Last year I read the Handmaid’s Tale, another one of Atwood’s masterpieces and it ended up being one of the best books I have ever read. So when I saw that Netflix is adapting another of her tales, I promised myself that I will read the book before I watch it, as any sensible bookworm would do.
Unfortunately it took me a while to get to it because let us face it, Atwoods aren’t the easiest read, especially considering that these are and I had easier books to read. So finally when I actually got to read it, was it worth it all? Read on by Book review of Alias Grace!
Grace Marks has been imprisoned since she was 16 years old for the murders of Mr Kinnear and his housekeeper Nancy Montgomery along with the fellow servant James McDermott, who was hanged. A select group of gentlemen and ladies who are convinced that Grace is innocent try to acquit even after an almost a decade has passed since her imprisonment.
They request Dr Simon Jordon, a doctor of the mind, to interview her and build a report to support their cause. Dr Jordon is fascinated by Grace and is more interested in understanding the levels of her sanity than worry if she is guilty. Thus Grace starts recounting her tale from her impoverished childhood in the Northern Ireland to her incarceration.
Born in a family that had too many mouths to feed, Grace was the one to look after her surviving siblings. They sail to Canada when their father becomes a person of suspicion in a local arson and a related murder. Her mother passes away during the journey and their father’s ways soon make her the only working member of the family.
Grace joins Mrs Parkinson’s household as a help where she meets Mary Whitney, who becomes her trusted friend. Mary’s death in ‘abrupt circumstances’ causes Grace to search work in other places and finally she ends up at the Richmond Hall. Within a few weeks, her life is turned upside down and she is sent to the asylum and later the penitentiary on being convicted for the murders.
Dr Jordon is baffled without being able to tell whether Grace is as innocent as she tells him or he is being played. He also struggles through his own battles trying to ward off his desire for his landlady and his mother’s pressure to settle down soon.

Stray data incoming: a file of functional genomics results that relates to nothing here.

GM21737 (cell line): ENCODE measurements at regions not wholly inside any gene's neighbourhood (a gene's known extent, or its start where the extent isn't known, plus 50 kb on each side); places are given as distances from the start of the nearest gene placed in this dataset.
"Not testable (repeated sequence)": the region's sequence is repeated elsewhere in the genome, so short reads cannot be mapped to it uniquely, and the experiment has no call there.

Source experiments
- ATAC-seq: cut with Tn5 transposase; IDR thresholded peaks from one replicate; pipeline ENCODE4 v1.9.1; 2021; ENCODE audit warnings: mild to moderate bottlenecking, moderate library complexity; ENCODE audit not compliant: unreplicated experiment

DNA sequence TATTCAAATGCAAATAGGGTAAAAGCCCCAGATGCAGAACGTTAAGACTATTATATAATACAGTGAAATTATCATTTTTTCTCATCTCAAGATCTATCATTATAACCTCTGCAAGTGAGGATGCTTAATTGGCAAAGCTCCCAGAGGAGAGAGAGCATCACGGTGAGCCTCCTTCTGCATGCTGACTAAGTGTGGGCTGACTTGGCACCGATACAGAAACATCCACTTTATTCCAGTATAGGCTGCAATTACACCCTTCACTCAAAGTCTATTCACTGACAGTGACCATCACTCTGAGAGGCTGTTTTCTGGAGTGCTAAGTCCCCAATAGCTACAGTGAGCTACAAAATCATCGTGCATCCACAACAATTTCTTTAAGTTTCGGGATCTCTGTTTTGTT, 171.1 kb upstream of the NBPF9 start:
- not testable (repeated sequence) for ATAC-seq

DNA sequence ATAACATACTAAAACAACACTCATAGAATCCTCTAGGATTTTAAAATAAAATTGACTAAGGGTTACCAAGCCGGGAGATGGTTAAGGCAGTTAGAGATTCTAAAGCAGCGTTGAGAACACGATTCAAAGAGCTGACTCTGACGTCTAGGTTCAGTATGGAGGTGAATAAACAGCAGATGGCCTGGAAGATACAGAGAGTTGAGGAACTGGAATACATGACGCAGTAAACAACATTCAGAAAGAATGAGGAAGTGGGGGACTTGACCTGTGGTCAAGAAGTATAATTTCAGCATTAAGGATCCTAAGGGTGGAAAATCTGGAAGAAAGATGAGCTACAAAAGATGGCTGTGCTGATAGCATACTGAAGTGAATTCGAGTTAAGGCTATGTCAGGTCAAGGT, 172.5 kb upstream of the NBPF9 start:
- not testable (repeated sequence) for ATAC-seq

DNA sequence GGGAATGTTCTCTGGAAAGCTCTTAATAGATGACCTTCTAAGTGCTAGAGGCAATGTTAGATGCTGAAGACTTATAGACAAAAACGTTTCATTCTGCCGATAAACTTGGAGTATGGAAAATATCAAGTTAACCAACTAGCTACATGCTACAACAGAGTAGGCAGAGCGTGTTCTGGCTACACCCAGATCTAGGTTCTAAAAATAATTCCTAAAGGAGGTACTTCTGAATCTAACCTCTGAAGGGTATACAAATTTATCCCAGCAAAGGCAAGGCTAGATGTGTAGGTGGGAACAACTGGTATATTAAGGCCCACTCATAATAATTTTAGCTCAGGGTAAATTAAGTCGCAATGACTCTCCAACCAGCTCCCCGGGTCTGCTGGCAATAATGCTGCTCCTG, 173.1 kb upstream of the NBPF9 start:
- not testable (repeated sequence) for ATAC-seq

How far will he go to find the truth, especially when the truth is too close to home and he is facing the same dilemma himself? How does his scientific mind fare against her faith laden beliefs? Is he a worthy opponent for Grace at all? You will have to read Alias Grace by Margaret Atwood yourself.
Book review of Alias Grace
Atwood’s writing is as expected hard to get into but once you do that, time will fly while you read through those 450+ pages. Much like the Handmaid’s Tale, Alias Grace speaks much about the gender and the class discrimination. I was hooked to reading about symbolism on the quilt pattern that I had to Google more about them.
I loved the story of Dr Jordon interwove with that of Grace’s personal story without pacing it down. His relationship with the landlady, how he succumbed to it after much resistance and then his dreams about him murdering the estranged landlord showed how much common he had with Grace than he realized.
Alias Grace is dark and melancholic and yet Atwood’s fictionalized version remained true to the facts, as per her afterword where she discusses the known facts of the case. My stance on whether Grace was guilty, or not, changed every time a new part of the puzzle was revealed
Only a seasoned writer can have that ability to make the reader do that even when they know how it was gonna end (thanks to the reviews I had read earlier).
Bottom – line
I can’t now wait to see the Netflix adaptation of the Alias Grace and hopefully I will feel as great as I do after reading the book. If you like true fiction and/or the Handmaid’s Tale you need to read this without fail. I loved it.